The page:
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Another massive earthquake hits Papua New Guinea
BRISBANE, Australia (Reuters) -- A massive earthquake measuring about 7.0 on the Richter scale hit the Papua New Guinea island of New Britain on Saturday, the third major quake in the remote South Pacific region in recent days.
Officials in the capital Port Moresby told Reuters there were no initial reports of injuries or major damage, but said they were unable to communicate directly with the island's main center, the port town of Rabaul.
"We just hope it's not going to be a disaster. At this point in time there was no report of injury or damage," said a seismologist from the Port Moresby Geophysical Observatory.
The observatory said the quake struck at a shallow depth just offshore of New Britain at 8.02 a.m. (2102 GMT Friday) with an epicenter 5.5 degrees south and 151.7 degrees east.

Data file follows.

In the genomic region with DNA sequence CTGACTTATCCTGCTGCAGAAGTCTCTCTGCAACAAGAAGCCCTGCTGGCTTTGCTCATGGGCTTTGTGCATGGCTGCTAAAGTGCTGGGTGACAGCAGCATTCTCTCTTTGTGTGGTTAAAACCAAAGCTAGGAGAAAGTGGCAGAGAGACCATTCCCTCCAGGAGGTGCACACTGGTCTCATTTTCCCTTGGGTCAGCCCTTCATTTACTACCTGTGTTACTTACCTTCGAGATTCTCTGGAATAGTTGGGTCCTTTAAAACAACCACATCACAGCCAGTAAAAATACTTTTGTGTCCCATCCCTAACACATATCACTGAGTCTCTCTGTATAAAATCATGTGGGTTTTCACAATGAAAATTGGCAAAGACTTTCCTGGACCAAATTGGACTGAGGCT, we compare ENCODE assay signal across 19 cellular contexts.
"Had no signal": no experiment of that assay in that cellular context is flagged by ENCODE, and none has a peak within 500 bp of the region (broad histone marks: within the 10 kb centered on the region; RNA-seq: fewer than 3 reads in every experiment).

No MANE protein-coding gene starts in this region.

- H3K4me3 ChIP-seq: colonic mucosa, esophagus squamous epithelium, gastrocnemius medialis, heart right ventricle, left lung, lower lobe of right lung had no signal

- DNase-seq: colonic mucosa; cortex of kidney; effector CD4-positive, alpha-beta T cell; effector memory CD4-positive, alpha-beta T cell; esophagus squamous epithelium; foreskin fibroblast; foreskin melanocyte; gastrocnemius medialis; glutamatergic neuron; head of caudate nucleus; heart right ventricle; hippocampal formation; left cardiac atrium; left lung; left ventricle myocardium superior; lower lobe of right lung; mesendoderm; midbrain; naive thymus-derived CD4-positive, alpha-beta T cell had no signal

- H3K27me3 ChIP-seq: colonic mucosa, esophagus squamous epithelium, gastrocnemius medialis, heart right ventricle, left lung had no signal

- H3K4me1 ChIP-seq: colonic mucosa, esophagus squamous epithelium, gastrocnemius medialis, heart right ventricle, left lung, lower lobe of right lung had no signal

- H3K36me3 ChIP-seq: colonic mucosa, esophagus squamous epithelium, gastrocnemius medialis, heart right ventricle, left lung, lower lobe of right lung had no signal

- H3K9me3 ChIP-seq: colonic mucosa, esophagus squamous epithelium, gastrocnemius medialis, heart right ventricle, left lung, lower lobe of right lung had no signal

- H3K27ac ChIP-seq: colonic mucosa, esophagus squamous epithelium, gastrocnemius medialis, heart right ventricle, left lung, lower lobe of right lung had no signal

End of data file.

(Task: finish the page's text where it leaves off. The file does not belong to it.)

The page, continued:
It registered an initial magnitude in Australia of 7.5 but has been downgraded to about 6.8, it said.
Rabaul, on the northeast tip of the island, escaped major damage from two quakes on Thursday.
One with a magnitude of 8.0 caused a small tidal wave and was followed three hours later by another quake registering 7.7.
"Normally when we have a big earthquake like magnitude 8.0, you would have aftershocks and some aftershocks can be big," said the seismologist, who did not want to be named.
"This one is probably one of those," he said, noting Papua New Guinea was a seismologically active area.
About 2,500 people were killed by tsunamis on Papua New Guinea's north coast in 1998, triggered by two underwater earthquakes measuring 7.0 on the Richter scale.
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